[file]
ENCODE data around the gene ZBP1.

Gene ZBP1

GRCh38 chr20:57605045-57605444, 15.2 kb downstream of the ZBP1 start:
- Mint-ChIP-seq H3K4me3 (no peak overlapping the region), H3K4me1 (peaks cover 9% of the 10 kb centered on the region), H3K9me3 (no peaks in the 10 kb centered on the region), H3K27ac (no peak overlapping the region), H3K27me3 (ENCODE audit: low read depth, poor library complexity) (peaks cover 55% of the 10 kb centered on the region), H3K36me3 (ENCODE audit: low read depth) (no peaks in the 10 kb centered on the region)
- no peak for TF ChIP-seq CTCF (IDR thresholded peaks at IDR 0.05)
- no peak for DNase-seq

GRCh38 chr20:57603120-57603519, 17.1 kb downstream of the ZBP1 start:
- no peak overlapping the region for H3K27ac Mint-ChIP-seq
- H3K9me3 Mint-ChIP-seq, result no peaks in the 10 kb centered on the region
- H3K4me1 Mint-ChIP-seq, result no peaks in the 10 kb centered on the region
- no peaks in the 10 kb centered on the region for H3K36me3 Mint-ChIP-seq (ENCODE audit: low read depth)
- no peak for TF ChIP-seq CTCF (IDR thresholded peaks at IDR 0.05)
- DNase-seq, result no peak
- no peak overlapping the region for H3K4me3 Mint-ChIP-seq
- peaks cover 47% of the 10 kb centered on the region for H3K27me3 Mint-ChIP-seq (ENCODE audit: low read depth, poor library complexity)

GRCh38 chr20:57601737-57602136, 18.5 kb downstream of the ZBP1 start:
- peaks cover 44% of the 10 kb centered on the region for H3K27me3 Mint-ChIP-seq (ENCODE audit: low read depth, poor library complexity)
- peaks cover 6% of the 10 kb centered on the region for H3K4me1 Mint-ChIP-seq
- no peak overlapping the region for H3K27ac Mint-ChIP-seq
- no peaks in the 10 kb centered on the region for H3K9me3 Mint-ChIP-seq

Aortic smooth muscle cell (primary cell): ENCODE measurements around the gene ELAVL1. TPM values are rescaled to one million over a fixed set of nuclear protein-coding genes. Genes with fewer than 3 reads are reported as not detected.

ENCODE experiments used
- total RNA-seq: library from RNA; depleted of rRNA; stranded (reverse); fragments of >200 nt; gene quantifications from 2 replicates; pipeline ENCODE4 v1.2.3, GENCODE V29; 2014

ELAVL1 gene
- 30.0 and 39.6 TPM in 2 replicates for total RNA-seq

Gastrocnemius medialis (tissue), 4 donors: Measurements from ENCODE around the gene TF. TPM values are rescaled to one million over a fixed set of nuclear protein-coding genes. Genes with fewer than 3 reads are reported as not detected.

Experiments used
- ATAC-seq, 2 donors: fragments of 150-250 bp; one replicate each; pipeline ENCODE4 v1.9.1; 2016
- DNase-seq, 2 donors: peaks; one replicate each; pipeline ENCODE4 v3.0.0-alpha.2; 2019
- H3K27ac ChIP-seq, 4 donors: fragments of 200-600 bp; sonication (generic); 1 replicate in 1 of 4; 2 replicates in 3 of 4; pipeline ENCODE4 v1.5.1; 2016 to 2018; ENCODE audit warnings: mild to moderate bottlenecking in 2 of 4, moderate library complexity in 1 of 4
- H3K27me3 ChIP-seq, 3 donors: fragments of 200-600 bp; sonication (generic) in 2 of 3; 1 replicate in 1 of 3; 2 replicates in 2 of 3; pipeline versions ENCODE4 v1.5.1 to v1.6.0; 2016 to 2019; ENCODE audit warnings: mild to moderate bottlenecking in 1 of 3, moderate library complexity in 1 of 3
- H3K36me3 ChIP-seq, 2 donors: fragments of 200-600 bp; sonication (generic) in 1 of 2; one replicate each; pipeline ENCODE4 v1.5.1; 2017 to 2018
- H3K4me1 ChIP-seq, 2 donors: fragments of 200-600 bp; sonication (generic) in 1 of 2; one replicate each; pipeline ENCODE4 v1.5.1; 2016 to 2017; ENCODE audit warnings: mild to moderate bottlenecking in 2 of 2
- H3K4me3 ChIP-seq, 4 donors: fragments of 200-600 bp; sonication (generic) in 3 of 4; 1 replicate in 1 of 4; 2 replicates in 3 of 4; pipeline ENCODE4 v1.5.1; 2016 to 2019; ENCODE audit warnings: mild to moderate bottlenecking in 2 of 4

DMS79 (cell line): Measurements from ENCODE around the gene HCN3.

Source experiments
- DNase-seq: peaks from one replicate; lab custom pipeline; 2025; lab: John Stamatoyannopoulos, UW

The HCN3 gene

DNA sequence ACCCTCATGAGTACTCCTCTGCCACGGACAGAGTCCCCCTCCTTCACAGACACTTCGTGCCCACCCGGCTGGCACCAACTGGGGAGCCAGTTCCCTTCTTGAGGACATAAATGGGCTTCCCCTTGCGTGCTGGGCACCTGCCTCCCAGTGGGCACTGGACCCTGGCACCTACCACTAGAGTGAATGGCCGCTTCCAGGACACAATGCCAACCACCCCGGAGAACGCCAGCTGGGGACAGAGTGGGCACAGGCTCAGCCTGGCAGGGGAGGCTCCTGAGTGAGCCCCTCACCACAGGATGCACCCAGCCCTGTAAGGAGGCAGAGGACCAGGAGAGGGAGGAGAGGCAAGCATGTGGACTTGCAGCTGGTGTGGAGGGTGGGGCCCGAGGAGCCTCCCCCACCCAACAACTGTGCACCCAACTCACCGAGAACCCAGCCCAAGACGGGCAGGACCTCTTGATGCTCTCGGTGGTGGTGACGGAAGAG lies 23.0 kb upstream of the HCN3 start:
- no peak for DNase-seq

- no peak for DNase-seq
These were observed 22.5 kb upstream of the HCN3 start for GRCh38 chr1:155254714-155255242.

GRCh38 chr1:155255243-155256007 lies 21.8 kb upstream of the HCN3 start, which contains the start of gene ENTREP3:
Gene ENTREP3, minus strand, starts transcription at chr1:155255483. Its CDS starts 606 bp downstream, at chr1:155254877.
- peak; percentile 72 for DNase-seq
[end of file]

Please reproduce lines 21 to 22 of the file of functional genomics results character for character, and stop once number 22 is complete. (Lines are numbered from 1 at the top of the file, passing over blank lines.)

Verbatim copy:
Aortic smooth muscle cell (primary cell): ENCODE measurements around the gene ELAVL1. TPM values are rescaled to one million over a fixed set of nuclear protein-coding genes. Genes with fewer than 3 reads are reported as not detected.

ENCODE experiments used